Well now, hello hello! Look who’s up as early as I am on this hazy Summer dawn! Come on in – well over, let’s sit at the side table today, while it’s still cool enough to breathe outside. Grapes in the basket – I find fruit is my favourite breakfast lately, and these are extra bright and juicy. They’ll wake you up!
Oh I expect Clover is still sleeping in the forest. You might see little Violets – this is her stretching time – oh yes, there she is, on the windowsill, blinking – hello sweetie!
Well now I did promise I would tell you, and now here you are, and it’s quiet, so I’ll tell you. Now’s as good a time as any, and possibly a better time than any, for this spooky tale from my most Bohemian days, when I came face to face with – but let me back up a bit, and tell you first about the Shadowpark.
Back in University, my second year, I was at Peak Bohemian – I spoke in poetry, was comically poor, wore layers of outlandish clothes, and my hair long and wild. Where I was living at the time was just a couple blocks from a public park that spread across two sides of the main road – I found out later that it was unimaginatively called Central Park on the maps, but because of the way it made me feel, when I walked there in the middle of the night, I had dubbed it the Shadowpark.
It became my strongest muse for months, ending up in poetry (poetry that sometimes took me relentlessly, forcing me to scrawl it on any scrap of paper I had, bits of envelope, grocery receipts, as the poetry marched me up and down streets, through driving rain, not letting me go) and the language of my every breath as I danced through dreamish days.
In those days I joked that I had a Snark’s sleeping habits, to wit (and here’s Mister Carroll with my explanation):
Its habit of getting up late you’ll agree
That it carries too far, when I say
That it frequently breakfasts at five-o’clock tea
And dines on the following day.
And so I had taken to long walks well after dark – Ottawa at that time was ridiculously safe at all hours, and you were more likely to simply run into other bohemians in the middle of the night than you were likely to run into any kind of harm – and the Shadowpark became my favourite hangout, for reasons that will become apparent.
First, a bit of geography.
Because the park spread over two sides of the main road, each side of the park had its own unique character. On the one side, there were charming lampposts lining a path down to a small lake (manmade pond, really), which I dubbed ‘Candleglass Lake’ for how it reflected the lampposts. This side was calmer, sweeter, and more likely to have other humans walking quietly in it. I called this ‘The Lakeward Side’.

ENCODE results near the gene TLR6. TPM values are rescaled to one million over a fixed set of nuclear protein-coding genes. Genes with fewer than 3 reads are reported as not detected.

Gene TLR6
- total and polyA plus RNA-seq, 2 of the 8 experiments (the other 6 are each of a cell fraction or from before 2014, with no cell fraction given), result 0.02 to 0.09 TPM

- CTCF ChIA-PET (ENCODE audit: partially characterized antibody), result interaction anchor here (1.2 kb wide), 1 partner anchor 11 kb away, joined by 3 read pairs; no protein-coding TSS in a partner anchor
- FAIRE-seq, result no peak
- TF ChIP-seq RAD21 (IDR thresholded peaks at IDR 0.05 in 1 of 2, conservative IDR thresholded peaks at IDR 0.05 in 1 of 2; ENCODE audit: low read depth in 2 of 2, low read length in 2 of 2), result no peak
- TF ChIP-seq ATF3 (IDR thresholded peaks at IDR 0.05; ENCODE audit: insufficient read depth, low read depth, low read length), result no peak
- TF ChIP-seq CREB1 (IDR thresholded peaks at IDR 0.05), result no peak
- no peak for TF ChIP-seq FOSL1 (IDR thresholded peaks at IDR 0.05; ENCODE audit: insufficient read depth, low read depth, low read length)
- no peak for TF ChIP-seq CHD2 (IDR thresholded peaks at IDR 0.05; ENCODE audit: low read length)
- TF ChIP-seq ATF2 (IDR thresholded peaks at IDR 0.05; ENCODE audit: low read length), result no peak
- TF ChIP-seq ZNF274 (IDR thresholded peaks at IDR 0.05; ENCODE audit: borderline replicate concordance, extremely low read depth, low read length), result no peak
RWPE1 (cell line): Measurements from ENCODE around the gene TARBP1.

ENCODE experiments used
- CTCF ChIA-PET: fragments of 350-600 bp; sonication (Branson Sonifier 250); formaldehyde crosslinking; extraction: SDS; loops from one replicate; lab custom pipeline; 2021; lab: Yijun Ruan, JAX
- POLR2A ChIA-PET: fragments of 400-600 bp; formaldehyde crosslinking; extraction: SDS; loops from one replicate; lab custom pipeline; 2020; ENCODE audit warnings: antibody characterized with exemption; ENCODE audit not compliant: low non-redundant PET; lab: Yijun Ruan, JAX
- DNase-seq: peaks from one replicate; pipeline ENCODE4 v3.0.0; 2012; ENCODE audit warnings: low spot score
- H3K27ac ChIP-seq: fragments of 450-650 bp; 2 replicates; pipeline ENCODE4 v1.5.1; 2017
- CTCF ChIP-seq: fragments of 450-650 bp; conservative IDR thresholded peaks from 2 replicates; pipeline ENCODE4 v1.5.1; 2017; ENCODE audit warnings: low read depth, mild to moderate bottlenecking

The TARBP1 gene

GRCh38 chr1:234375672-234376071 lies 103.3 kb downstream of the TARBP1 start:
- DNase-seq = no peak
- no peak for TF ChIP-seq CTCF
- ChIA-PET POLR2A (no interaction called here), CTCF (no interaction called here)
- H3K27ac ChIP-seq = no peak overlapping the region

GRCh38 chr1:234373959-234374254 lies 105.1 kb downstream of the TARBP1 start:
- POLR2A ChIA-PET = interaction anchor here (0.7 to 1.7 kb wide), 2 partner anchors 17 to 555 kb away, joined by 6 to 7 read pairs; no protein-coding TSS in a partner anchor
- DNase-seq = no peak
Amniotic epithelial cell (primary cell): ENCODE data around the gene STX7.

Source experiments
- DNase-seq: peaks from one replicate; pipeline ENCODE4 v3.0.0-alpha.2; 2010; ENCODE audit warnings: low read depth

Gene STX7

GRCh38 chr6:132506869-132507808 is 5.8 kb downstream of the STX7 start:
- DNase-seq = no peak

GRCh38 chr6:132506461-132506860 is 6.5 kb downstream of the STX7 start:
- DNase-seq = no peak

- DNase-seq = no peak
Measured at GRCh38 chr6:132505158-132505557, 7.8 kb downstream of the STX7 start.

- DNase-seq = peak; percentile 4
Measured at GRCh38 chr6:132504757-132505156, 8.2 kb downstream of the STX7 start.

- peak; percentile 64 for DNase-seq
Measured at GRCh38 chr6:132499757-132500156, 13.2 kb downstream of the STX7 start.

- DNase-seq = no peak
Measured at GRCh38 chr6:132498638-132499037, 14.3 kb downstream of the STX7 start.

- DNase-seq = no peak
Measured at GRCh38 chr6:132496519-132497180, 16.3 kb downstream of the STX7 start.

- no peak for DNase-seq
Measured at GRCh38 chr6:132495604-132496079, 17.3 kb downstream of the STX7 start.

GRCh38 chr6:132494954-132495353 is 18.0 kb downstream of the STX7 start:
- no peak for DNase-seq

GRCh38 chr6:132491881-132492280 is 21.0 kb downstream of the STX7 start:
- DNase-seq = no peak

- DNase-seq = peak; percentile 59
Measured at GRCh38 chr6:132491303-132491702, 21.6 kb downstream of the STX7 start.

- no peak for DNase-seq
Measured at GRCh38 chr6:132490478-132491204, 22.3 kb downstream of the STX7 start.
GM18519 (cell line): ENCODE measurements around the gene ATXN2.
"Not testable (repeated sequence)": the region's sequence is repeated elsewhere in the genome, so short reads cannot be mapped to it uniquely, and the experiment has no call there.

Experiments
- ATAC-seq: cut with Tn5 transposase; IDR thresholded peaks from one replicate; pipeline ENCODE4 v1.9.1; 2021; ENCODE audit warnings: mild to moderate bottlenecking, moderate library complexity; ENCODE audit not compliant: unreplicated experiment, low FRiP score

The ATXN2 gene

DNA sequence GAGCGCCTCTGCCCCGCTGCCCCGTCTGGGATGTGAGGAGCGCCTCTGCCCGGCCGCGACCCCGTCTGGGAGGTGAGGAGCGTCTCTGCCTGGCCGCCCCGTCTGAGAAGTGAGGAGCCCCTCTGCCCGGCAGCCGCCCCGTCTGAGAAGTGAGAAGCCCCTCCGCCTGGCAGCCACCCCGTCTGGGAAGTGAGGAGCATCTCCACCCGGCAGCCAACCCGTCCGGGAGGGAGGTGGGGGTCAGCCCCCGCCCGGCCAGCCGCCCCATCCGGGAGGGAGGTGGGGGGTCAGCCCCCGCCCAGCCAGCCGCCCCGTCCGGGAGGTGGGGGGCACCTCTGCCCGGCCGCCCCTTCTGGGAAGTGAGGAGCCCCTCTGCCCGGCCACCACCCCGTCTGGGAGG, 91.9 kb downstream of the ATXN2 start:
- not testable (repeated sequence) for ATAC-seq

The other side was a bit wilder. Not as much of a path, but a large grassy mound that I dubbed ‘The Poet’s Mound’ (in case you can’t tell by now, I really was insufferable in those days). Beyond that, there was an expanse of grass and bushes, and several exceptionally tall trees towards the back.
One especially captivating feature of this side of the Shadowpark was that at Deepnight – my word for 3am – the mist would roll in like a deep, silent wave, and suddenly everything would become extra magical.
So I called this ‘The Mistward Side’.
Alone or with one or more friends I had dragged along, I would troop down to the Shadowpark around 2am, dancing and singing all the way, flapping the shredded sleeves of my hooded sweater as I went. There, I would dance in the mist when it came, and try to encourage my accompaniment to do the same. And there was wild numinosity even from that – one friend excitedly told me at one point that he had seen me become a bush, only to leap out from another bush on the other side of the park a moment later. I giggled when he told me, not having been conscious of any physical teleportation, but not really doubting it either.
The place was charged, when the mist rolled in. Anything could happen.
So – one night, with one friend in tow, I made my way down to the Shadowpark just in time to watch the mist roll in. I danced and sang and we found ourselves near the giant trees at the back of the park, and so we decided tonight’s game would be to go up very close to each tree, press up right against them and look up into their branches, to try to feel how they felt.
There was one tree that was very maternal-feeling – she had a ‘lap’ that I had often sat on, a flattened bit of root that was just the right size – and predictably it was maternal warmth I felt from her, when I pressed in and looked up. Another tree, beside her, one she always seemed to be reaching to, seemed to be arched back in a shout of agony, but from that one we got only strength – a shout of strength.
And so we felt out all the trees in the back of the park, until there was one lone grey tree, growing its slanted height at the far right left, un-felt, so I made my dancing way over, and pressed in.
NOT THIS SIDE, I felt immediately.
Dance-stumbling back, I edged around to the other side, reoriented to the towering grey tree before me, pressed in, and looked up.
Wild tangle of branches and cloudy night sky beyond, starless but luminous from the cloud and mist.
And then I saw it, in the second fork of branches in the tree.
A face, looking back at me.
There was never a moment where I felt I could tell myself, “Oh, that is just a shaping of a knot in the wood that looks like a face under this lighting.” You know when something intelligent is staring at you. You feel it. This face, this stare, was intense, eyes that felt like piercing stars in the dark band across them like an animal’s mask, a grin like the threatening grin of a badger, that transfixes as well as threatens.